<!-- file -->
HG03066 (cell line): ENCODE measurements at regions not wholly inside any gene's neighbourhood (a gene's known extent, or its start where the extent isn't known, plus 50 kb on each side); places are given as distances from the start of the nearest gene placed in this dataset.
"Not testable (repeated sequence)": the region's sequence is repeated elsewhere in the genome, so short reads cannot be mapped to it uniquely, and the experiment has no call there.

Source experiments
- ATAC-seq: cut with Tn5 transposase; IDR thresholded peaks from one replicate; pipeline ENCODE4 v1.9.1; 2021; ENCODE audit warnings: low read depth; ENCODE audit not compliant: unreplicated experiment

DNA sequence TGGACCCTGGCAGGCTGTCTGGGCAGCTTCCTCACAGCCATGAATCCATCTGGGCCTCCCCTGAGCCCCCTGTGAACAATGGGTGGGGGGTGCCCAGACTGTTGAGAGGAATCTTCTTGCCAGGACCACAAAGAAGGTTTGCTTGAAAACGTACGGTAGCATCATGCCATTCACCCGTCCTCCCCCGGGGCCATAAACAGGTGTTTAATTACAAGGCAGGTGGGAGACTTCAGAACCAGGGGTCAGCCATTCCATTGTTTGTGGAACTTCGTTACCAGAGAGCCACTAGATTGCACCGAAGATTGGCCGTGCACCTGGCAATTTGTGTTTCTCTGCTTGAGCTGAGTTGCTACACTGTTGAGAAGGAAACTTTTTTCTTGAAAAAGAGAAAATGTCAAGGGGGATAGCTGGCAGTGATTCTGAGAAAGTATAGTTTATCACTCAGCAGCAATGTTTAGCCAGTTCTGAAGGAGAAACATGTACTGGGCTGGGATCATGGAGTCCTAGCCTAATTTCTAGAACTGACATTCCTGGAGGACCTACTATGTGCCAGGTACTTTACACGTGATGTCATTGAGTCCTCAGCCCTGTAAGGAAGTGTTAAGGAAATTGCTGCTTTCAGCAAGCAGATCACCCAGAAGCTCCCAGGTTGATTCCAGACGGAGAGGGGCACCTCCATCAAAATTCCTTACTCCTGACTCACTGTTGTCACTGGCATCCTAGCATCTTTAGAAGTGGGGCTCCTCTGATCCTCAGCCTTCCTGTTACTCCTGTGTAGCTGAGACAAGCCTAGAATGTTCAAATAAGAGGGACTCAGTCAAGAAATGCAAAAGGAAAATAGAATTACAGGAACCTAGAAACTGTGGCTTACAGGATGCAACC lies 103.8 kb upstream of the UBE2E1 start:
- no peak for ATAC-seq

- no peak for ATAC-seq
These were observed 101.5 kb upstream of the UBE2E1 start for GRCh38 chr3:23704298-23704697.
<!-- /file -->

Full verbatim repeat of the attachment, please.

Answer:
HG03066 (cell line): ENCODE measurements at regions not wholly inside any gene's neighbourhood (a gene's known extent, or its start where the extent isn't known, plus 50 kb on each side); places are given as distances from the start of the nearest gene placed in this dataset.
"Not testable (repeated sequence)": the region's sequence is repeated elsewhere in the genome, so short reads cannot be mapped to it uniquely, and the experiment has no call there.

Source experiments
- ATAC-seq: cut with Tn5 transposase; IDR thresholded peaks from one replicate; pipeline ENCODE4 v1.9.1; 2021; ENCODE audit warnings: low read depth; ENCODE audit not compliant: unreplicated experiment

DNA sequence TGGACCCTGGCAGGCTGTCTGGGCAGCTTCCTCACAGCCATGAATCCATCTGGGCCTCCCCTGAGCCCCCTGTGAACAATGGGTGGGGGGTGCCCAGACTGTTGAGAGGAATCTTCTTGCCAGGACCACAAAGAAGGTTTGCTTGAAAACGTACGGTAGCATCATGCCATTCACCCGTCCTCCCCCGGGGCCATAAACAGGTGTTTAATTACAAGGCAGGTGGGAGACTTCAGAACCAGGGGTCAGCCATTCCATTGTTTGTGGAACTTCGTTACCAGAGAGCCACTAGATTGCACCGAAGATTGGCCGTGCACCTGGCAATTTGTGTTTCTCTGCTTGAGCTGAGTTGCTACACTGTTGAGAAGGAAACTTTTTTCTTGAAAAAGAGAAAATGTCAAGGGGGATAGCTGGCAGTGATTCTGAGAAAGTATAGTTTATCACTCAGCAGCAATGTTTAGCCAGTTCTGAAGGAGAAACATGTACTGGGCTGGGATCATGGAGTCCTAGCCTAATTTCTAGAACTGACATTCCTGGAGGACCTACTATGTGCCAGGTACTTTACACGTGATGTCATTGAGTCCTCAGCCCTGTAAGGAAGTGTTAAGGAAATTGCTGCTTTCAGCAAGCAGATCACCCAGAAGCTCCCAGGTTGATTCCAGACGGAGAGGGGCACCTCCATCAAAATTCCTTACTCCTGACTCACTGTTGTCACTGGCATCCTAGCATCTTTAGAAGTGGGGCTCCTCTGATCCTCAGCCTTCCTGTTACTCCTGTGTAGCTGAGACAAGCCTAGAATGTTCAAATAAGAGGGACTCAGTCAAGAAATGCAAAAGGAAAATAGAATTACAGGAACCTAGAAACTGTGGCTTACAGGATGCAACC lies 103.8 kb upstream of the UBE2E1 start:
- no peak for ATAC-seq

- no peak for ATAC-seq
These were observed 101.5 kb upstream of the UBE2E1 start for GRCh38 chr3:23704298-23704697.